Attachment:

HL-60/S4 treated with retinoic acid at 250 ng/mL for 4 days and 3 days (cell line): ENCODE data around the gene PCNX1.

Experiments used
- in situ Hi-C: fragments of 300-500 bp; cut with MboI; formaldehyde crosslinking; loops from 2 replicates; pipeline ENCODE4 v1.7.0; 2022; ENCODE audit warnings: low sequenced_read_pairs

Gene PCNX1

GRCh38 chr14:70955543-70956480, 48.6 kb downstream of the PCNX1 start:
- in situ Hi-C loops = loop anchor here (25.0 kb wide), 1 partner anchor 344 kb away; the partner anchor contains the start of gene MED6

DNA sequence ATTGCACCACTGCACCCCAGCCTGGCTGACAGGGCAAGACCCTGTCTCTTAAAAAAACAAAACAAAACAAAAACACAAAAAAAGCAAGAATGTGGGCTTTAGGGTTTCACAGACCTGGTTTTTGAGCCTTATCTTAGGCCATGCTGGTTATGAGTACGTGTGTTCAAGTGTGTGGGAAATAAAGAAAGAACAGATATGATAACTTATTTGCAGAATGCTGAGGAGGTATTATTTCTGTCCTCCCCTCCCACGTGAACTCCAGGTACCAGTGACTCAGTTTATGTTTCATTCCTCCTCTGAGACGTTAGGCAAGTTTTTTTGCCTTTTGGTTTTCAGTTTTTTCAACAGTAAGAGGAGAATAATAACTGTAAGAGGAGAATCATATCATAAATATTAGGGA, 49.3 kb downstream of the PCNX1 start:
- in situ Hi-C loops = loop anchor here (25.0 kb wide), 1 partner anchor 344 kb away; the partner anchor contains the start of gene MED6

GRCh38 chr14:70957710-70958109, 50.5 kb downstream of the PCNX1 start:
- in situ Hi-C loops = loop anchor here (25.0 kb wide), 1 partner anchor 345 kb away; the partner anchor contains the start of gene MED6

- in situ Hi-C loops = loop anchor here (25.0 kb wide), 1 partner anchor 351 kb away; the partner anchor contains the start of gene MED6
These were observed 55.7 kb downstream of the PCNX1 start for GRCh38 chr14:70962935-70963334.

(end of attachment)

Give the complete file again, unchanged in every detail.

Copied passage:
HL-60/S4 treated with retinoic acid at 250 ng/mL for 4 days and 3 days (cell line): ENCODE data around the gene PCNX1.

Experiments used
- in situ Hi-C: fragments of 300-500 bp; cut with MboI; formaldehyde crosslinking; loops from 2 replicates; pipeline ENCODE4 v1.7.0; 2022; ENCODE audit warnings: low sequenced_read_pairs

Gene PCNX1

GRCh38 chr14:70955543-70956480, 48.6 kb downstream of the PCNX1 start:
- in situ Hi-C loops = loop anchor here (25.0 kb wide), 1 partner anchor 344 kb away; the partner anchor contains the start of gene MED6

DNA sequence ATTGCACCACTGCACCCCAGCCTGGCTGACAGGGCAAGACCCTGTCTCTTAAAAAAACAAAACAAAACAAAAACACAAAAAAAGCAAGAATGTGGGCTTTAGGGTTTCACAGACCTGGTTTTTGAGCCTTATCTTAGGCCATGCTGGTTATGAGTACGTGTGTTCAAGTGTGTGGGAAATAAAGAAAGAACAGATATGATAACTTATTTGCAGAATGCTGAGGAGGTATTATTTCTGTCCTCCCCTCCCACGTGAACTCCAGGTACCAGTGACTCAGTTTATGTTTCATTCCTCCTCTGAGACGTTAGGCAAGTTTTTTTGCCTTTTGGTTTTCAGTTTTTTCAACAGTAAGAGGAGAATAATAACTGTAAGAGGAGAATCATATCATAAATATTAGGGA, 49.3 kb downstream of the PCNX1 start:
- in situ Hi-C loops = loop anchor here (25.0 kb wide), 1 partner anchor 344 kb away; the partner anchor contains the start of gene MED6

GRCh38 chr14:70957710-70958109, 50.5 kb downstream of the PCNX1 start:
- in situ Hi-C loops = loop anchor here (25.0 kb wide), 1 partner anchor 345 kb away; the partner anchor contains the start of gene MED6

- in situ Hi-C loops = loop anchor here (25.0 kb wide), 1 partner anchor 351 kb away; the partner anchor contains the start of gene MED6
These were observed 55.7 kb downstream of the PCNX1 start for GRCh38 chr14:70962935-70963334.